Your diabetes affects many parts of your health, including your eyes. It accelerates certain conditions, such as glaucoma and cataracts. But it's most dangerous because of a disease called diabetic retinopathy. This disease can cause you to lose all or part of your vision. Here is how diabetes can hurt your vision and how you can prevent it.
Diabetes and Blood Vessels in the Eye
There are two forms of diabetic retinopathy, and they both involve the tiny blood vessels in the back of your eye.
- Nonproliferative retinopathy weakens some of the blood vessels in the eye, causing them to leak fluid. As the fluid builds up on the surface of the eye over the retina, your vision becomes blurry, and you'll see gray blotches across your vision.
- Proliferative retinopathy causes irregular blood vessels to form over the retina and create scar tissue. The scar tissue pulls on the retina. If the retina is pulled away from the back of the eye, you'll have partial or total blindness in that eye.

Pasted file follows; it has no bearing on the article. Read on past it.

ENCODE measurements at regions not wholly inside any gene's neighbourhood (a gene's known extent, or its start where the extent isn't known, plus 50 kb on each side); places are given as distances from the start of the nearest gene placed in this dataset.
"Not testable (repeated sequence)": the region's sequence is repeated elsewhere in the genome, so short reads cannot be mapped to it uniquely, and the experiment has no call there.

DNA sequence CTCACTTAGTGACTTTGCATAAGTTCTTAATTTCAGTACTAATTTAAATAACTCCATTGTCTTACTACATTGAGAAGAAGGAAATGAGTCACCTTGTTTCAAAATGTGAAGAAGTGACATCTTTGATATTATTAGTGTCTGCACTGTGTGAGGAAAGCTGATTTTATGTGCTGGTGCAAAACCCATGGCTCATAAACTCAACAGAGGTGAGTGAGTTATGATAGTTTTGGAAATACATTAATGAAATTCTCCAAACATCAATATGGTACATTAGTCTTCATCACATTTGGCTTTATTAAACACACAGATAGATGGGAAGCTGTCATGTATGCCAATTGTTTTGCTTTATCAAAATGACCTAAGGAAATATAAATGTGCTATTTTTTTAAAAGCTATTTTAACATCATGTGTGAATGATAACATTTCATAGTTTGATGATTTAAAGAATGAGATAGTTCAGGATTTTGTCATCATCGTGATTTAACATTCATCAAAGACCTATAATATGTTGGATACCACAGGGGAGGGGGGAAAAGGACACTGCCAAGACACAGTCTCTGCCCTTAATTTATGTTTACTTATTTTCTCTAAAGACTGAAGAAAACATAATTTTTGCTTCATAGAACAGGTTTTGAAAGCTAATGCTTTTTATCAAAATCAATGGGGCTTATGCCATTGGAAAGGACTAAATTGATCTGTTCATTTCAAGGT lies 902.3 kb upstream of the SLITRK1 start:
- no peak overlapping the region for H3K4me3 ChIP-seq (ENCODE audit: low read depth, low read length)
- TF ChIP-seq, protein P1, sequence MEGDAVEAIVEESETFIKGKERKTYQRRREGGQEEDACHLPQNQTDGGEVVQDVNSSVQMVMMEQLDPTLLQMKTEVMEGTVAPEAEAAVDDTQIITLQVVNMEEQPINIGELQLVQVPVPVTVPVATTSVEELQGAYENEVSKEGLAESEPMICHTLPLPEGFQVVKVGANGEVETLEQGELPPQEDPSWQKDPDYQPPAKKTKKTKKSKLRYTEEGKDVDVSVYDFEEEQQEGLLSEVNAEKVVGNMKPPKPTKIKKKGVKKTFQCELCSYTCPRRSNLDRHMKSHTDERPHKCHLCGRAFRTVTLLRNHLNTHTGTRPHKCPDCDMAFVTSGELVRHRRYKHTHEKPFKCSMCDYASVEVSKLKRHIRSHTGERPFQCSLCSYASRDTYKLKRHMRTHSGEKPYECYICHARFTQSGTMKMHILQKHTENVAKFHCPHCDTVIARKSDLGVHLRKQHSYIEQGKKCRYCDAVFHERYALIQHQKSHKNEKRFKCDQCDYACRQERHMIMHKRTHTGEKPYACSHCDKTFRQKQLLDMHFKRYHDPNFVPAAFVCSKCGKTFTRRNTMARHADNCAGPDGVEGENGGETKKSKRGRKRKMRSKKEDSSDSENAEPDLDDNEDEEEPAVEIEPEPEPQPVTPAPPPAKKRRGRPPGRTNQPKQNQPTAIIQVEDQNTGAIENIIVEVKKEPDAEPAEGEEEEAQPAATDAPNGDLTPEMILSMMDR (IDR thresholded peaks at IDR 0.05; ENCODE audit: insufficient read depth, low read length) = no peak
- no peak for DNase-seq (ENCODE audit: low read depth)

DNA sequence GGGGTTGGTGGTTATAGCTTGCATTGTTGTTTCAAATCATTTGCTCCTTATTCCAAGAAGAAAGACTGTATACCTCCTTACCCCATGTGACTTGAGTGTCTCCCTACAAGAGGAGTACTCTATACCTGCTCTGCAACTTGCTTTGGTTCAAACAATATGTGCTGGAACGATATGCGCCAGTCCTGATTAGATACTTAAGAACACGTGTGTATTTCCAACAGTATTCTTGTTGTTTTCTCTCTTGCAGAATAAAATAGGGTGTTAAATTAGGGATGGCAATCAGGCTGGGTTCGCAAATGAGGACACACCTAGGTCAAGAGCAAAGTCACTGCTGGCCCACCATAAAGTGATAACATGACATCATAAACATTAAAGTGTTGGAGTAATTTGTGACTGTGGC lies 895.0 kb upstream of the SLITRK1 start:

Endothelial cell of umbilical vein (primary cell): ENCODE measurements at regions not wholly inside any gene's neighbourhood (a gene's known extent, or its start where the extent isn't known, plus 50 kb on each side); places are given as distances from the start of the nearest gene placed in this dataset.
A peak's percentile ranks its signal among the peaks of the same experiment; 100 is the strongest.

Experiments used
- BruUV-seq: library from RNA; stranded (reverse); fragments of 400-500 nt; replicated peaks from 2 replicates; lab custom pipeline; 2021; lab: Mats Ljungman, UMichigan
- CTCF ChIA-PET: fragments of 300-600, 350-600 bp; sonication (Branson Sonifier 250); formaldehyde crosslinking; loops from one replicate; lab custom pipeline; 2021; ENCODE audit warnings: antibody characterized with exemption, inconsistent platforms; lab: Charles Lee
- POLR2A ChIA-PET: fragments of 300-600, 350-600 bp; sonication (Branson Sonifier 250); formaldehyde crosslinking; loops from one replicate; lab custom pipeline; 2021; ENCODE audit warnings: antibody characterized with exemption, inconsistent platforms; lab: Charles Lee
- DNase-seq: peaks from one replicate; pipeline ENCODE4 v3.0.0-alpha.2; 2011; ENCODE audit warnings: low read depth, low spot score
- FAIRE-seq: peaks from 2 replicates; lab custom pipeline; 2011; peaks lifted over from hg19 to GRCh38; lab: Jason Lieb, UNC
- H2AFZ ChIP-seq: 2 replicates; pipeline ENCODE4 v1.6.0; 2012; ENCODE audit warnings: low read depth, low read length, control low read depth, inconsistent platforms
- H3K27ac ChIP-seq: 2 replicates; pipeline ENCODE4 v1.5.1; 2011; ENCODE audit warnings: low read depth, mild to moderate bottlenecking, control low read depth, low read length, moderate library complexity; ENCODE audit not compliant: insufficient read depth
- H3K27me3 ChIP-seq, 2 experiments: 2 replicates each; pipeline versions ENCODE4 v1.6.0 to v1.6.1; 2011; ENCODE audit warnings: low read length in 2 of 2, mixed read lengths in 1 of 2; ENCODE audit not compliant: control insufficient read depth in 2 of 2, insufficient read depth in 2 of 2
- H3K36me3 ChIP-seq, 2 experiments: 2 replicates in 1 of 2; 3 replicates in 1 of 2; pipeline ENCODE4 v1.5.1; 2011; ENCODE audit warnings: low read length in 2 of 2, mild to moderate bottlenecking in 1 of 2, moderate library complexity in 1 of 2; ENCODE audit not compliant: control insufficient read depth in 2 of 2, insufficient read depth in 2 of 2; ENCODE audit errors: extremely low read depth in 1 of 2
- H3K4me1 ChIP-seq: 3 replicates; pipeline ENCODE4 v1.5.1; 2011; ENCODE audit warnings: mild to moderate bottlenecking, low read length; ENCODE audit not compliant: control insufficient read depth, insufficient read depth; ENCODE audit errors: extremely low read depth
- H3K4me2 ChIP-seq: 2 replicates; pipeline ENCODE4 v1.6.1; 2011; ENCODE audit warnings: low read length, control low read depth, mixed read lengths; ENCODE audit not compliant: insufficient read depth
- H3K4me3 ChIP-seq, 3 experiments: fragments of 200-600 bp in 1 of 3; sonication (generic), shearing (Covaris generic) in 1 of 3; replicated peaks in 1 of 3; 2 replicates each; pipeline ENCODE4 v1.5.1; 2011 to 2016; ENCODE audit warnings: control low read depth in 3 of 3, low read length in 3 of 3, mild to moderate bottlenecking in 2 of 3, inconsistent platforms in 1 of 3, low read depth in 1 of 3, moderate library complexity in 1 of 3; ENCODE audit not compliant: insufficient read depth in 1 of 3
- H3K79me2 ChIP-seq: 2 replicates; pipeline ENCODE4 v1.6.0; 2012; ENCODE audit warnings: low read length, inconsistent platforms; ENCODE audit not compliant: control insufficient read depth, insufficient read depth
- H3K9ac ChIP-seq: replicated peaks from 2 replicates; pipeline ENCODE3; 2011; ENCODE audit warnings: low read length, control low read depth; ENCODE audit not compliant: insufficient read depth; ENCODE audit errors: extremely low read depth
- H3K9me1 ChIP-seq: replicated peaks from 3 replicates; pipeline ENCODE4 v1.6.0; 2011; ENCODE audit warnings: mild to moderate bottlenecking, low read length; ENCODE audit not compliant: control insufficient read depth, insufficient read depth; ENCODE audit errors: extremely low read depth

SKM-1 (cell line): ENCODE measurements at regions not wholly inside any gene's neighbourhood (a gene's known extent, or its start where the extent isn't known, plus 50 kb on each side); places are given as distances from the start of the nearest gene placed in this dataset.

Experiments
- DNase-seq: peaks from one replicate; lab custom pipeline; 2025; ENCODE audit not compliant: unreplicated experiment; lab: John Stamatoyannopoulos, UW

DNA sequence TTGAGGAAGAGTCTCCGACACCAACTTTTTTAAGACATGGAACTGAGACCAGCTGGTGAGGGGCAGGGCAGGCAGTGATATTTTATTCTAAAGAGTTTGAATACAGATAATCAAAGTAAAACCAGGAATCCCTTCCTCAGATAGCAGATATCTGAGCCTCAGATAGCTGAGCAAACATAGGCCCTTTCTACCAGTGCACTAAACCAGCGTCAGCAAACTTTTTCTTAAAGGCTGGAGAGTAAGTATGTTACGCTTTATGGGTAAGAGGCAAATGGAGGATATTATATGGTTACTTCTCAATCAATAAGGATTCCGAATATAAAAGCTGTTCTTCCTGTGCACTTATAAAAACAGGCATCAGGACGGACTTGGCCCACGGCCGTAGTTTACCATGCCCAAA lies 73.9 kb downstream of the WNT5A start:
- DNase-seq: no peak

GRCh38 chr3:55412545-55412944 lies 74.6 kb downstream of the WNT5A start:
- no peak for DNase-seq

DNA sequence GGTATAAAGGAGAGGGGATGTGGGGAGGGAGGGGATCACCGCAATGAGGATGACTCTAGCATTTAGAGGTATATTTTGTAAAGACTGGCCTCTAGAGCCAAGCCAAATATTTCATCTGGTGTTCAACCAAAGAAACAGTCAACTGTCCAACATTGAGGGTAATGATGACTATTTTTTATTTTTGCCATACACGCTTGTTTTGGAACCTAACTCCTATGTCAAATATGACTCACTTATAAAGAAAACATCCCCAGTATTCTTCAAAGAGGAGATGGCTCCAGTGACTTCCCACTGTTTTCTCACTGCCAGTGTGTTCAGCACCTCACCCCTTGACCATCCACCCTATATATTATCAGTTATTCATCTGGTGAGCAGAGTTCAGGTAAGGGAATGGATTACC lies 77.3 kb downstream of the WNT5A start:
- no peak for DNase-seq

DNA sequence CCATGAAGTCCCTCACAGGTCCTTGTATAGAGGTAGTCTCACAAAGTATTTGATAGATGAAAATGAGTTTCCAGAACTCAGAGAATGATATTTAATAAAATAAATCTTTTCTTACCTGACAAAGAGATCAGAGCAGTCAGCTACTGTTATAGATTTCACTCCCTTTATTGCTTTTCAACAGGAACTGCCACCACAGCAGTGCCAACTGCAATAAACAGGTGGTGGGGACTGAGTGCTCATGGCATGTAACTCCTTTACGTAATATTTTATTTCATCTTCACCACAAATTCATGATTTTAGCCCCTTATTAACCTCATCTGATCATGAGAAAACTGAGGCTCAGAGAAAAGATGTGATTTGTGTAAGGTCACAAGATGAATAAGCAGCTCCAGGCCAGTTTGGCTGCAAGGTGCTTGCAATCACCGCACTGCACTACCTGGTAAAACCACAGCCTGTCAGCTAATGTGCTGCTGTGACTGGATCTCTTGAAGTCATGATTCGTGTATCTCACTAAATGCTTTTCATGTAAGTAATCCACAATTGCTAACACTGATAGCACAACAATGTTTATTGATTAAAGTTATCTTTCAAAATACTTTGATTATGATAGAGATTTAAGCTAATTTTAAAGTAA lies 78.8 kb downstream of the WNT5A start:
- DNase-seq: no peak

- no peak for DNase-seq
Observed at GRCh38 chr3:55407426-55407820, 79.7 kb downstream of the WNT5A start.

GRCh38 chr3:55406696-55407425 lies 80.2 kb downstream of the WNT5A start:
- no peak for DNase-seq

A Subtle and Dangerous Eye Disease
There are few symptoms associated with diabetic retinopathy. The disease can become quite severe without you noticing until your vision begins to fail. If you do have symptoms, you may ignore them as something insignificant. These symptoms include:
- blurry vision
- gray patches across your vision
- floating shadows across your vision
- eye pain and headaches
Saving Your Eyesight
People with diabetes should have regular diabetic eye examinations. The eye doctor will check on the pressure in the eyeball and look for the presence of the abnormal blood vessels in the eye. Your doctor will also look for signs of fluid and scar tissue over the retina.
This disease can't be cured, so your doctor will make recommendations that will help slow down the progression of the disease. Some of the treatment options include:
- Laser surgery to remove the weakened blood vessels and dry up any fluid that has recently leaked out of them.
- Medication to reduce the damage to existing blood vessels in the eye and to stop the growth of abnormal vessels that create scar tissue.
- Retina surgery to repair parts of the retina that have been forced off of the back of the eye by the scar tissue.
Any loss of vision from the diabetic retinopathy cannot be restored, but the progress of the disease can be slowed. Frequent eye examinations, especially if you suspect any changes in your vision, are important for diagnosing this disease before it causes significant damage to your vision.
For more information, contact Coastal Eye Group PC or a similar location.